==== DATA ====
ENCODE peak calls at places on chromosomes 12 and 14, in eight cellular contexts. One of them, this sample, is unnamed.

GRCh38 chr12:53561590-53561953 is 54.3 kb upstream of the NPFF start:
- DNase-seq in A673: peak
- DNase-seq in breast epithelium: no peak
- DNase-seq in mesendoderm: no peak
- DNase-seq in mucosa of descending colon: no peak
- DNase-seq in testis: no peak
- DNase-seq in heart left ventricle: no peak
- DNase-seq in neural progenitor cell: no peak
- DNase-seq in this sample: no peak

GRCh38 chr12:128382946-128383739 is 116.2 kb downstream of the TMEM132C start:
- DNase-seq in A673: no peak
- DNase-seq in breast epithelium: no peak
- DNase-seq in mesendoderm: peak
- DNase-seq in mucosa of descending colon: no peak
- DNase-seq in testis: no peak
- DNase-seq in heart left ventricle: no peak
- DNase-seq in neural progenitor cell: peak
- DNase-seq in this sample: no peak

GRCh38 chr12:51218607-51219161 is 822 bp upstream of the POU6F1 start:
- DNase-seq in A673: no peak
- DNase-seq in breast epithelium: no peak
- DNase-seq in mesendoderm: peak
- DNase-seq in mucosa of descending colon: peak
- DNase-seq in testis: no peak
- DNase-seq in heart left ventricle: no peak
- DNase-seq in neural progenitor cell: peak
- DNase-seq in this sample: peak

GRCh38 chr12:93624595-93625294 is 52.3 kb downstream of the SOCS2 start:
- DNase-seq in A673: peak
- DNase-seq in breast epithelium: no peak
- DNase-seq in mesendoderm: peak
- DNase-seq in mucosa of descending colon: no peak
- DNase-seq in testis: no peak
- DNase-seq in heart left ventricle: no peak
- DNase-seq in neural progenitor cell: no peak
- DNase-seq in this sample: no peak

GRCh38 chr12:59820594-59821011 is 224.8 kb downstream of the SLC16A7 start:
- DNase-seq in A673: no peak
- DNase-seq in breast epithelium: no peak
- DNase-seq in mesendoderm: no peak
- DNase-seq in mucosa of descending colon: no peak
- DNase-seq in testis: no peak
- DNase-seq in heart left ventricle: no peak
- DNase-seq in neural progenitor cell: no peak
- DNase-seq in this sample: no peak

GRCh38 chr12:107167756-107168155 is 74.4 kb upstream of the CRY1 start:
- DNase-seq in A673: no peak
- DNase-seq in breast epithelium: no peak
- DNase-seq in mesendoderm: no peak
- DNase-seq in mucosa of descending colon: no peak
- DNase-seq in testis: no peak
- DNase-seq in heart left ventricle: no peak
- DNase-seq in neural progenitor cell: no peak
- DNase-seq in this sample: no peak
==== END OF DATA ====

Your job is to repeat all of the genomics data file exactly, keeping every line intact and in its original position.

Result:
ENCODE peak calls at places on chromosomes 12 and 14, in eight cellular contexts. One of them, this sample, is unnamed.

GRCh38 chr12:53561590-53561953 is 54.3 kb upstream of the NPFF start:
- DNase-seq in A673: peak
- DNase-seq in breast epithelium: no peak
- DNase-seq in mesendoderm: no peak
- DNase-seq in mucosa of descending colon: no peak
- DNase-seq in testis: no peak
- DNase-seq in heart left ventricle: no peak
- DNase-seq in neural progenitor cell: no peak
- DNase-seq in this sample: no peak

GRCh38 chr12:128382946-128383739 is 116.2 kb downstream of the TMEM132C start:
- DNase-seq in A673: no peak
- DNase-seq in breast epithelium: no peak
- DNase-seq in mesendoderm: peak
- DNase-seq in mucosa of descending colon: no peak
- DNase-seq in testis: no peak
- DNase-seq in heart left ventricle: no peak
- DNase-seq in neural progenitor cell: peak
- DNase-seq in this sample: no peak

GRCh38 chr12:51218607-51219161 is 822 bp upstream of the POU6F1 start:
- DNase-seq in A673: no peak
- DNase-seq in breast epithelium: no peak
- DNase-seq in mesendoderm: peak
- DNase-seq in mucosa of descending colon: peak
- DNase-seq in testis: no peak
- DNase-seq in heart left ventricle: no peak
- DNase-seq in neural progenitor cell: peak
- DNase-seq in this sample: peak

GRCh38 chr12:93624595-93625294 is 52.3 kb downstream of the SOCS2 start:
- DNase-seq in A673: peak
- DNase-seq in breast epithelium: no peak
- DNase-seq in mesendoderm: peak
- DNase-seq in mucosa of descending colon: no peak
- DNase-seq in testis: no peak
- DNase-seq in heart left ventricle: no peak
- DNase-seq in neural progenitor cell: no peak
- DNase-seq in this sample: no peak

GRCh38 chr12:59820594-59821011 is 224.8 kb downstream of the SLC16A7 start:
- DNase-seq in A673: no peak
- DNase-seq in breast epithelium: no peak
- DNase-seq in mesendoderm: no peak
- DNase-seq in mucosa of descending colon: no peak
- DNase-seq in testis: no peak
- DNase-seq in heart left ventricle: no peak
- DNase-seq in neural progenitor cell: no peak
- DNase-seq in this sample: no peak

GRCh38 chr12:107167756-107168155 is 74.4 kb upstream of the CRY1 start:
- DNase-seq in A673: no peak
- DNase-seq in breast epithelium: no peak
- DNase-seq in mesendoderm: no peak
- DNase-seq in mucosa of descending colon: no peak
- DNase-seq in testis: no peak
- DNase-seq in heart left ventricle: no peak
- DNase-seq in neural progenitor cell: no peak
- DNase-seq in this sample: no peak